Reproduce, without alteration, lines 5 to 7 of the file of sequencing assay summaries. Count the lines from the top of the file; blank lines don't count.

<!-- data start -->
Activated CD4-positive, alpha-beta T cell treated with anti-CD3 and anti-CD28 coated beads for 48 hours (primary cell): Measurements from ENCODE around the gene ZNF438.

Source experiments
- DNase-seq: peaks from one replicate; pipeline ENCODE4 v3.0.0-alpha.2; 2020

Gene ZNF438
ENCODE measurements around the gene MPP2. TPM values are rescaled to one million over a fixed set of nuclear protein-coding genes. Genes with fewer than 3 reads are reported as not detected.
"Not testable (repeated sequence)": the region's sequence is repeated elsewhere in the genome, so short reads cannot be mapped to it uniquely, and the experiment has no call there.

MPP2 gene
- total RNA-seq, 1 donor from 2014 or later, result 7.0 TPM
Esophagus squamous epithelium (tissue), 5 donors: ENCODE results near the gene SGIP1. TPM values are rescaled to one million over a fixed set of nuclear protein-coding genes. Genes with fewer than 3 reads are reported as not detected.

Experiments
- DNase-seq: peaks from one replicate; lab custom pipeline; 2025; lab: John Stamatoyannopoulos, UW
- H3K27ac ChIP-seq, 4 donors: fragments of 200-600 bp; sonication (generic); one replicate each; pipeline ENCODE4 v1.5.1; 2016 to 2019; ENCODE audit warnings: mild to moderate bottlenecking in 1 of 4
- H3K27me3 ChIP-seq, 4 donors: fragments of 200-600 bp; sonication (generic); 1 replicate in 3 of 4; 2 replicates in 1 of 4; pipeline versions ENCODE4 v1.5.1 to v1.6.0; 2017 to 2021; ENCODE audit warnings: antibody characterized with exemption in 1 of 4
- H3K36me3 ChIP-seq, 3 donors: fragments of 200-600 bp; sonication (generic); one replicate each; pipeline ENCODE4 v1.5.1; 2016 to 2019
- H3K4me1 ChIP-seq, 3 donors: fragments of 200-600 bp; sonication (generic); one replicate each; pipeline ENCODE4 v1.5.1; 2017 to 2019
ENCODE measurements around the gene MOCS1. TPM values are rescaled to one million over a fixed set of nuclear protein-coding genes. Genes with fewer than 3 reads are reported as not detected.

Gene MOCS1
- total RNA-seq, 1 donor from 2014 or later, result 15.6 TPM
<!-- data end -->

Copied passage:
ENCODE measurements around the gene MPP2. TPM values are rescaled to one million over a fixed set of nuclear protein-coding genes. Genes with fewer than 3 reads are reported as not detected.
"Not testable (repeated sequence)": the region's sequence is repeated elsewhere in the genome, so short reads cannot be mapped to it uniquely, and the experiment has no call there.

MPP2 gene